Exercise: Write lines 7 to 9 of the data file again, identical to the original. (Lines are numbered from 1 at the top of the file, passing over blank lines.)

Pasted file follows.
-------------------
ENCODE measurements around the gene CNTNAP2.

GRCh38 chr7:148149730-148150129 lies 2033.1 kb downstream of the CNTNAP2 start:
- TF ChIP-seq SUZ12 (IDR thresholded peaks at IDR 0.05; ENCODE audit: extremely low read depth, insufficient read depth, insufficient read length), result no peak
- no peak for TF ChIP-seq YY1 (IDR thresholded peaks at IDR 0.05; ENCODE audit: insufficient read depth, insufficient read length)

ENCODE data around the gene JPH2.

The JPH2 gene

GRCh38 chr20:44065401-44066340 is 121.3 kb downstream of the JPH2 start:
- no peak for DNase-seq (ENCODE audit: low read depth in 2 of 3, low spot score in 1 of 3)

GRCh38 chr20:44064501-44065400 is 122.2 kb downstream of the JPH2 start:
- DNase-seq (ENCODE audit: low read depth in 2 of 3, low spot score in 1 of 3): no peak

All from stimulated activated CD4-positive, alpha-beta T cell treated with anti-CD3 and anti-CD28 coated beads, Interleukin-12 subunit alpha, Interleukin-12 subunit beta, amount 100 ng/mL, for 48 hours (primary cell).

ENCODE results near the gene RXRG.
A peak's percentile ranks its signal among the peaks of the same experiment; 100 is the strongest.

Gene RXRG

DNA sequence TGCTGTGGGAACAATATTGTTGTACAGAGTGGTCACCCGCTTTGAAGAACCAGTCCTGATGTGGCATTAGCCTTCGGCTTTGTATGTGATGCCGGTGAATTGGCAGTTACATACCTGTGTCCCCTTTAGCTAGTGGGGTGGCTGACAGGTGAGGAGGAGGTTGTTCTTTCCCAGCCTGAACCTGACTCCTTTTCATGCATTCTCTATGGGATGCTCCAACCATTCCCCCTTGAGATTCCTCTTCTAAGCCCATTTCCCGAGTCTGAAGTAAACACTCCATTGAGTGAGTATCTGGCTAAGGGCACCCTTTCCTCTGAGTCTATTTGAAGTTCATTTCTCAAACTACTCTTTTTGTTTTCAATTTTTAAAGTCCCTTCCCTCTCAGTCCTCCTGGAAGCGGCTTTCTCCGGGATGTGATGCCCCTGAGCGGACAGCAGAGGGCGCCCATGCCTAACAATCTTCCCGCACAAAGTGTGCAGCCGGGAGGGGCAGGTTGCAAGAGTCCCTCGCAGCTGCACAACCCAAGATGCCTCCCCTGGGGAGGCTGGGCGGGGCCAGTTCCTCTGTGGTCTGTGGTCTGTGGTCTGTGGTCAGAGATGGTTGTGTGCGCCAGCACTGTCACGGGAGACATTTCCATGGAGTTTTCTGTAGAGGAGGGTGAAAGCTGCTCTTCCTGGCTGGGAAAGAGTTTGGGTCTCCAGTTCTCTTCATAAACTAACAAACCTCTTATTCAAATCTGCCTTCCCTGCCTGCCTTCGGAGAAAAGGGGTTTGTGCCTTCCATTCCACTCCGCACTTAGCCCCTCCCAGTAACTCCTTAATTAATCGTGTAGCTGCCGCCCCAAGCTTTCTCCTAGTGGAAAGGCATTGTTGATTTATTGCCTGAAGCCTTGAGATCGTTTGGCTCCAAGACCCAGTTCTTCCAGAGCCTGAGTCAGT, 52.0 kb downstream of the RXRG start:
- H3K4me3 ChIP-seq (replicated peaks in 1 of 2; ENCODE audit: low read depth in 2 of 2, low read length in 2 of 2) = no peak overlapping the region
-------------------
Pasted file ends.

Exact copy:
GRCh38 chr20:44065401-44066340 is 121.3 kb downstream of the JPH2 start:
- no peak for DNase-seq (ENCODE audit: low read depth in 2 of 3, low spot score in 1 of 3)

GRCh38 chr20:44064501-44065400 is 122.2 kb downstream of the JPH2 start: